How to Attract Blue-Chip Investors for Silicon Valley Companies without an IPO?
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How to Attract Blue-Chip Investors for Silicon Valley Companies without an IPO?

By CIOReview | Wednesday, October 9, 2019

A gathering of 100 Silicon Valley companies discussed different ways to attract blue-chip investors while avoiding an initial public offering.

Fremont, CA: Earlier this week, 100 Silicon Valley companies gathered at the Palace Hotel, San Francisco, to address the big issue of attracting blue-chip mutual fund investors while avoiding an initial public offering. In this gathering, dozens of venture capital firms, investment bankers, and lawyers provided solutions around direct listings, an alternative to IPOs releasing existing shares to public market bidders without raising any new capital.

Leading venture capital firms of the Silicon Valley, Benchmark, and Sequoia Capital argue that bankers underprice IPOs, such that companies raise lesser money than they expect. Many questions were raised about the impact of direct listings on another powerful group representing the largest long-term buyers, including Fidelity, BlackRock, and T Rowe Price. Historically, institutional inve

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stors such as mutual funds and hedge funds have bought as much as 90 percent of the new share issued in IPOs.

Traditional IPOs come after roadshows where executives can market their offerings to targeted investors. By doing so, bankers build a book of initial buyers. When the direct listing technique is adopted, businesses will lose the ability to get hold of long term trusted shareholders. However, by following an IPO route, companies capture this ability but still get mispriced. The supporters of direct listings feel that IPOs are not the only way to attract prominent asset managers.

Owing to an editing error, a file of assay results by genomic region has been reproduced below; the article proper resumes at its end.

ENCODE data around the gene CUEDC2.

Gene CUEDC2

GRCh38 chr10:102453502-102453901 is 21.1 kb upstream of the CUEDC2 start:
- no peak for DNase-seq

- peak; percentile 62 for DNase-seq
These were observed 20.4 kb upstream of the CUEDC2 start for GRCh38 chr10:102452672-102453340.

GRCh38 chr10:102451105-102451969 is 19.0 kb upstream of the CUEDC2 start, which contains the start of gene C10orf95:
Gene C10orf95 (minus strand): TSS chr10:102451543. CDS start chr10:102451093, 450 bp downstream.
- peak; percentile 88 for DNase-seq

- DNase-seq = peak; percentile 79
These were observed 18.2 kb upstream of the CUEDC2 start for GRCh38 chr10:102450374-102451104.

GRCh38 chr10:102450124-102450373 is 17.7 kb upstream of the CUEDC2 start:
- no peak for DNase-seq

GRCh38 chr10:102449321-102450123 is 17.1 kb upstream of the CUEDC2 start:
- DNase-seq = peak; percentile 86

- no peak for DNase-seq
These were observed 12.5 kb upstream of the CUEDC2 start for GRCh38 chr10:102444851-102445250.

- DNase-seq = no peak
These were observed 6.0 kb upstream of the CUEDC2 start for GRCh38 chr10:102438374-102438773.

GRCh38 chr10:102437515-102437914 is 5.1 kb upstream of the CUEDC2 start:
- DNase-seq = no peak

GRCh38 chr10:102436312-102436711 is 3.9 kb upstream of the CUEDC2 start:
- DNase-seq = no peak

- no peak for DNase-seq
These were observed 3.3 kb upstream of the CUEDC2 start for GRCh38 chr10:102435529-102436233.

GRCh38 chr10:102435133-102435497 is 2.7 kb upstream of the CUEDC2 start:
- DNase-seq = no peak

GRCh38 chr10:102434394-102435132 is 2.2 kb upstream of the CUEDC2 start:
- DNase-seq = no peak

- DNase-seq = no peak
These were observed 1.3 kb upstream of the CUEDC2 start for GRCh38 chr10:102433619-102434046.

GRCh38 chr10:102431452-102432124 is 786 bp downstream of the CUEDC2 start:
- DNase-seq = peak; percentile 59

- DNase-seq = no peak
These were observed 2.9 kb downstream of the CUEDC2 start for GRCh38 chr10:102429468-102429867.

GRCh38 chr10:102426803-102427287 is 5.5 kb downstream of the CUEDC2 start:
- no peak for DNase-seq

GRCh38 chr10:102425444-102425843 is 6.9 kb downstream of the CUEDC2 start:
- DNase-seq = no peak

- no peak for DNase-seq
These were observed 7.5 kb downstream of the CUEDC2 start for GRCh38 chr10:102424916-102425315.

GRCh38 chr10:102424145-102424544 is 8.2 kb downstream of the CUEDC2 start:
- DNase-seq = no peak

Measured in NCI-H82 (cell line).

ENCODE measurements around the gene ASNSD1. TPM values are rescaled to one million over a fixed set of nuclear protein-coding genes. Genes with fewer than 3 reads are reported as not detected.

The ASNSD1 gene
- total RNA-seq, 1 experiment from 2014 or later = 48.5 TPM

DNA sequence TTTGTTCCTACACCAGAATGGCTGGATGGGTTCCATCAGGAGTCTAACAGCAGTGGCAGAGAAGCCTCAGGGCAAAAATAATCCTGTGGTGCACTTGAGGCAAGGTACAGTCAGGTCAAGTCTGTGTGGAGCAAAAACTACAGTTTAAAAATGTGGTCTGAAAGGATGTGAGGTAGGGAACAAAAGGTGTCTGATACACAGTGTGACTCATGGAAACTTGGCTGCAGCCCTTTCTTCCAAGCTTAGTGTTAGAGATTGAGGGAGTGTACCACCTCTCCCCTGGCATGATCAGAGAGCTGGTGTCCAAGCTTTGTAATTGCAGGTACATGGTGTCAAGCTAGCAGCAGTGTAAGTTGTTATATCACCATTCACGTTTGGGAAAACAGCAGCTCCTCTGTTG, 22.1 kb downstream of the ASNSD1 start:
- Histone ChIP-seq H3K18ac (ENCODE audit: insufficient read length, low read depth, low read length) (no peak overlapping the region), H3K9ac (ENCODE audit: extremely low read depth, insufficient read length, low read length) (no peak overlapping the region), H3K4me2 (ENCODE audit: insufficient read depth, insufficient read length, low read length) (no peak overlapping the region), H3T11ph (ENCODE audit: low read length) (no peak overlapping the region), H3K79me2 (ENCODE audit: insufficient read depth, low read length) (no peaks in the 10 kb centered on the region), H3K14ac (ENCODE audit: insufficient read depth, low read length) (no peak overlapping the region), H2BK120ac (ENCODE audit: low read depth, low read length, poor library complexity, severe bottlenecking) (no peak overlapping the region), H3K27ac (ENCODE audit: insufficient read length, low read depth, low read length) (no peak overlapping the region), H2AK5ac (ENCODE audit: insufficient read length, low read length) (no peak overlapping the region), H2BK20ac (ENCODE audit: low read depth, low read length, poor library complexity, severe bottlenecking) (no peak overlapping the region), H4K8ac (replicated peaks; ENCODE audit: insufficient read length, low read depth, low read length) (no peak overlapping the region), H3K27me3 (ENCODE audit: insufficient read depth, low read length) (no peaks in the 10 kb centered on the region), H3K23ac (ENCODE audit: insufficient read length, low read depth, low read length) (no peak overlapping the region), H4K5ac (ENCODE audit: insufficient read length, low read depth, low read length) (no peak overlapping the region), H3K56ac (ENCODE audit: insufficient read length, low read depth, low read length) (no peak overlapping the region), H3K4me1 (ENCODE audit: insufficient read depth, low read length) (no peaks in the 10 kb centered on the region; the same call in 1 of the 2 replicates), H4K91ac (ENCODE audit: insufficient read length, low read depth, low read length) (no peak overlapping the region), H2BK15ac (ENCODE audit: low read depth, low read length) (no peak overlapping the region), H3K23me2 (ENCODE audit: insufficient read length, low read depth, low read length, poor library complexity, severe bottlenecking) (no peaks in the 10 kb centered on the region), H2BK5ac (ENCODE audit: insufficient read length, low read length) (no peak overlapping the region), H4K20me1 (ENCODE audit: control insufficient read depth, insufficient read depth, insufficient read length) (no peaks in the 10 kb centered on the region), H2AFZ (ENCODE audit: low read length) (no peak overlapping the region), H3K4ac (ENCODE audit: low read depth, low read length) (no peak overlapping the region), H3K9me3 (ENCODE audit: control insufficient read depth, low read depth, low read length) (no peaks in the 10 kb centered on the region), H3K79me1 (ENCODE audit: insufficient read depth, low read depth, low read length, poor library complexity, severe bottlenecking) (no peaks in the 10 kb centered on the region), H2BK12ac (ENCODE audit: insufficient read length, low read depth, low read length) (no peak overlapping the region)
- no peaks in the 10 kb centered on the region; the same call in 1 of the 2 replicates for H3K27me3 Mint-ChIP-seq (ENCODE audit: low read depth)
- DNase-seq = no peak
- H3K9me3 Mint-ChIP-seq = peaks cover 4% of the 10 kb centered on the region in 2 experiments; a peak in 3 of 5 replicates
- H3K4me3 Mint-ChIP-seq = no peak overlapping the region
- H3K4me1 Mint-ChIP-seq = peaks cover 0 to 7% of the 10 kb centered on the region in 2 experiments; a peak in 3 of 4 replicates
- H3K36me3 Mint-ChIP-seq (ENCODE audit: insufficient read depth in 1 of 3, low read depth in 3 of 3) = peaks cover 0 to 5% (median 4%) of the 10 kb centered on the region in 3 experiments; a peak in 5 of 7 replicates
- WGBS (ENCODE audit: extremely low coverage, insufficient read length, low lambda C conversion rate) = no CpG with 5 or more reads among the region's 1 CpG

Direct listings eliminate the role banks play in hand-selecting investors and allocate shares to the highest bidders. Thus, according to proponents, the open market process results in a more diverse as well as a committed group of shareholders. The two largest companies, Slack and Spotify, have carried out direct listings that trade below their open prices while suggesting some impatience from their investors. Also, some big investors who invest in both private and public companies addressed their concerns about the open market process expressing their support for direct listings in some cases.

Backers of direct listings observed that the process results in the participation from fewer hedge funds, which are characterized by them as the quintessential short-term investor. Banks favor hedge funds as they pay some of the highest banking commissions. The many options available, apart from an IPO, gives companies the flexibility to choose the best for them.

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